# How to use the VBA NPER Function (Syntax + Example)

HomeVBA Functions LIST (Category Wise)How to use the VBA NPER Function (Syntax + Example)

The VBA NPER function is listed under the financial category of VBA functions. When you use it in a VBA code, it calculates the number of payments that need to be made for a loan or an investment where payment and rate of interest are the same.

Table of Content

## Syntax

NPER(Rate, Pmt, Pv, [Fv], [Due])

## Arguments

• Rate: The rate of interest for the period.
• Pmt: The fixed amount of payment per period.
• PV: The present value of investment or loan.
• [FV]: The future value of the loan/investment [This is an optional argument and if omitted VBA takes 0 by default].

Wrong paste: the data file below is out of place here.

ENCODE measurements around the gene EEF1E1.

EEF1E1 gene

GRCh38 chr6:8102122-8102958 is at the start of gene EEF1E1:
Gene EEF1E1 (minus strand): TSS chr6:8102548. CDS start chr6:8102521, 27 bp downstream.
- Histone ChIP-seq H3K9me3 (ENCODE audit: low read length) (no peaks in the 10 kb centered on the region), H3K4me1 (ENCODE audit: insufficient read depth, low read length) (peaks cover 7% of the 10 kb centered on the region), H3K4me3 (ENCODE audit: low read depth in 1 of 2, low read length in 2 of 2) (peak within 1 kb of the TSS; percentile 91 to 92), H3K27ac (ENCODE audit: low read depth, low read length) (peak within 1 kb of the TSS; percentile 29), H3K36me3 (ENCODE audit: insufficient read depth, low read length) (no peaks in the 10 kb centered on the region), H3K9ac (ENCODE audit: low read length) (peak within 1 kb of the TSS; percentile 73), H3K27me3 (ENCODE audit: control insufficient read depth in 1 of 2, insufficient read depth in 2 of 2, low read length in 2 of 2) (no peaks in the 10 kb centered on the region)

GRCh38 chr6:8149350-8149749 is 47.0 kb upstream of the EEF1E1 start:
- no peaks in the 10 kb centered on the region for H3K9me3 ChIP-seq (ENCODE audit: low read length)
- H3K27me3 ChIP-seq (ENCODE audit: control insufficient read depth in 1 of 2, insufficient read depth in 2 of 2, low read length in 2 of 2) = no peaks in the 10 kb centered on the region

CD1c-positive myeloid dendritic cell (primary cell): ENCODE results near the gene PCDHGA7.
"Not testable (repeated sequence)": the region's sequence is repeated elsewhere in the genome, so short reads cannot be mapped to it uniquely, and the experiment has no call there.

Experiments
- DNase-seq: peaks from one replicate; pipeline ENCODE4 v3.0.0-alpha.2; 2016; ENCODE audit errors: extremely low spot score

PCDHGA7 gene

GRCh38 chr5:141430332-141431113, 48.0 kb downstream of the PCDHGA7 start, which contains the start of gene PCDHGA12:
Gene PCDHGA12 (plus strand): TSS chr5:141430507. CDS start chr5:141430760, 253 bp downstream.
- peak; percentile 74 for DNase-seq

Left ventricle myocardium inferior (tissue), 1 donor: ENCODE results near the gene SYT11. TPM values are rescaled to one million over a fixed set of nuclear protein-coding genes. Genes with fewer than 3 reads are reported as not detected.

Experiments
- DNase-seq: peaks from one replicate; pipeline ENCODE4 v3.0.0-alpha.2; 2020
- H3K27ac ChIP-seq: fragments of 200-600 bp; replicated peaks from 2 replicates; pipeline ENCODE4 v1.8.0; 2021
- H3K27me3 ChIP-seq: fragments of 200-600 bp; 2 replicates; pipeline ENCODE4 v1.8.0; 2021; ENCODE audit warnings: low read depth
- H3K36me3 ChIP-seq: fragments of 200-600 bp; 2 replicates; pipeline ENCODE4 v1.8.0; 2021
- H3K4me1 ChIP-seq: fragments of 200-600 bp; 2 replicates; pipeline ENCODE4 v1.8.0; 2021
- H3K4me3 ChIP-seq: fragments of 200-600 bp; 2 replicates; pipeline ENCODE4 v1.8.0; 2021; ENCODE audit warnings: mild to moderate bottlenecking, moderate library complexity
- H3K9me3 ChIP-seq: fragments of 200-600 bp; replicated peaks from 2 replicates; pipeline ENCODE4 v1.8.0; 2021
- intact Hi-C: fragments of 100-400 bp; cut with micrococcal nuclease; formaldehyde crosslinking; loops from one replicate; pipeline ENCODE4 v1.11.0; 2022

• [Due]: Defines whether the payment is due at the start or the end of the period, use 0 for the end of the period and 1 for the start of the period [This is an optional argument and if omitted VBA takes the end of the period by default].

## Example

To practically understand how to use VBA NPER function, you need to go through the below example where we have written a vba code by using it:

``````Sub example_NPER()
Range("A9").Value = NPer(0.08 / 12, 1000, 96000)
End Sub``````

In the above code, we have used the NPR to calculate the total number of periods for the investment and it has returned 67.17.

## Notes

• Both “rate” and “nper” arguments need to calculate using payment periods that are expressed in the same units.
• If the future value supplied will never be met for the supplied interest rate and payments then the VBA will return an error.

## Related Functions

DDB | FV | IPMT | IRR | MIRR | NPV | PMT | PV | RATE | SLN | SYD